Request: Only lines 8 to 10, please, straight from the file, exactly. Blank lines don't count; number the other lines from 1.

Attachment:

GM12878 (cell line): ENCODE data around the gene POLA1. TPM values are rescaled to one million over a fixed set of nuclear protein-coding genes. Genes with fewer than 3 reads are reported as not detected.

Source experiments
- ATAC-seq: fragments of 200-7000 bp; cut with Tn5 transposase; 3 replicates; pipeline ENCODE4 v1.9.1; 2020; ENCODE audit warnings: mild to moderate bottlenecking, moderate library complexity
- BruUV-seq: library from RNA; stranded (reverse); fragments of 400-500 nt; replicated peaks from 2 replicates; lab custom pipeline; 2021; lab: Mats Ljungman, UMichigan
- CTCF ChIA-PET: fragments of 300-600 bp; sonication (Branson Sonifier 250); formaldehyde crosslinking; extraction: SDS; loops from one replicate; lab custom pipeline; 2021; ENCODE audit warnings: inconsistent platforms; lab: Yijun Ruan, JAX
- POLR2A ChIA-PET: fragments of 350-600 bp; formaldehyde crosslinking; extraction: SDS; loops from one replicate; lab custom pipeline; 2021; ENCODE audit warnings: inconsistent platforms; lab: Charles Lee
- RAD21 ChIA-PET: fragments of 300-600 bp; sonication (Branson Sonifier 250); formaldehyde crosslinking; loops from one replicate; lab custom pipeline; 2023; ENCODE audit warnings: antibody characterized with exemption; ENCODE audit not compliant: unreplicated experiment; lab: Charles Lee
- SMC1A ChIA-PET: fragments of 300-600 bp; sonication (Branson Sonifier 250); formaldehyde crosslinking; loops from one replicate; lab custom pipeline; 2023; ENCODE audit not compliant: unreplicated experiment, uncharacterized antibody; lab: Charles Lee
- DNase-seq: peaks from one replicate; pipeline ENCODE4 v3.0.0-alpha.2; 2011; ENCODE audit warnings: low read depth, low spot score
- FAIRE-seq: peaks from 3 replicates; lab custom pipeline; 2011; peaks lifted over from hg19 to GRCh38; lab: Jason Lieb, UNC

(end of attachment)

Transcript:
- SMC1A ChIA-PET: fragments of 300-600 bp; sonication (Branson Sonifier 250); formaldehyde crosslinking; loops from one replicate; lab custom pipeline; 2023; ENCODE audit not compliant: unreplicated experiment, uncharacterized antibody; lab: Charles Lee
- DNase-seq: peaks from one replicate; pipeline ENCODE4 v3.0.0-alpha.2; 2011; ENCODE audit warnings: low read depth, low spot score
- FAIRE-seq: peaks from 3 replicates; lab custom pipeline; 2011; peaks lifted over from hg19 to GRCh38; lab: Jason Lieb, UNC